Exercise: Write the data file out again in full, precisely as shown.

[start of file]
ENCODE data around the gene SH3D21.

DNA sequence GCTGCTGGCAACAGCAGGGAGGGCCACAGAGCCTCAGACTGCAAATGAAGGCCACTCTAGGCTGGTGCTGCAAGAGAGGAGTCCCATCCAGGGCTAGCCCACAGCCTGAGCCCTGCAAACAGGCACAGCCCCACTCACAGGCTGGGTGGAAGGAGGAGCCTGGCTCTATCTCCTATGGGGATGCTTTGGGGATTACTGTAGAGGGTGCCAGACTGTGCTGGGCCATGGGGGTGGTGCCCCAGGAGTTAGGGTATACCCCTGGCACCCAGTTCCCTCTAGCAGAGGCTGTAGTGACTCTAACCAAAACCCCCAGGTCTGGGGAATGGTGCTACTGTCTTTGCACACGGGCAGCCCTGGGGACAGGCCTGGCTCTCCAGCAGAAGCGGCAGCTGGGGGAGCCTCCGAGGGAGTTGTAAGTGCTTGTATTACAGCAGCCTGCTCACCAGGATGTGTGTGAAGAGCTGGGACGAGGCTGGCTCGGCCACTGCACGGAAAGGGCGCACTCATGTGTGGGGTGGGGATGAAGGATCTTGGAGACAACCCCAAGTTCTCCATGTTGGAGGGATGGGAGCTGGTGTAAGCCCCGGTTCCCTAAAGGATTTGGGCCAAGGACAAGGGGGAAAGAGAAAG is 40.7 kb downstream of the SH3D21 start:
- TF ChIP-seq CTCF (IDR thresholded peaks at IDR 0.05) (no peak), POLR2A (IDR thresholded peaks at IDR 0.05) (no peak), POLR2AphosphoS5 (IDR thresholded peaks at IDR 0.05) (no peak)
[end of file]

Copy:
ENCODE data around the gene SH3D21.

DNA sequence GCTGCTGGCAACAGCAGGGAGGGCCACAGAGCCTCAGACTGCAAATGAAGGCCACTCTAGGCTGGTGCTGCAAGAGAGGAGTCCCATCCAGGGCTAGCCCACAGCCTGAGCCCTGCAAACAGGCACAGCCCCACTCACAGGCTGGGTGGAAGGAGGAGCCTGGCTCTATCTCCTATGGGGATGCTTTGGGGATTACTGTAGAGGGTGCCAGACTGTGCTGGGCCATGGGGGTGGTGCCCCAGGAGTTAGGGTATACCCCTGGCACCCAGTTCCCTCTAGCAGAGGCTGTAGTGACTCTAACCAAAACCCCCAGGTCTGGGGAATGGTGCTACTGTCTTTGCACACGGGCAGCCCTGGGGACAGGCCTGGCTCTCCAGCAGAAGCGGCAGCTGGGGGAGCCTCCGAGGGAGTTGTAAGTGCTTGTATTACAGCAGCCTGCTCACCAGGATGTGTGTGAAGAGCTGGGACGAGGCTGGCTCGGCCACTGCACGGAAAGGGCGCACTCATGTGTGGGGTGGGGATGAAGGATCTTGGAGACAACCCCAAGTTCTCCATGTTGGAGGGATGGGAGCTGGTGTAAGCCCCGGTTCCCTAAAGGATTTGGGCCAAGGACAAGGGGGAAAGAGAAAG is 40.7 kb downstream of the SH3D21 start:
- TF ChIP-seq CTCF (IDR thresholded peaks at IDR 0.05) (no peak), POLR2A (IDR thresholded peaks at IDR 0.05) (no peak), POLR2AphosphoS5 (IDR thresholded peaks at IDR 0.05) (no peak)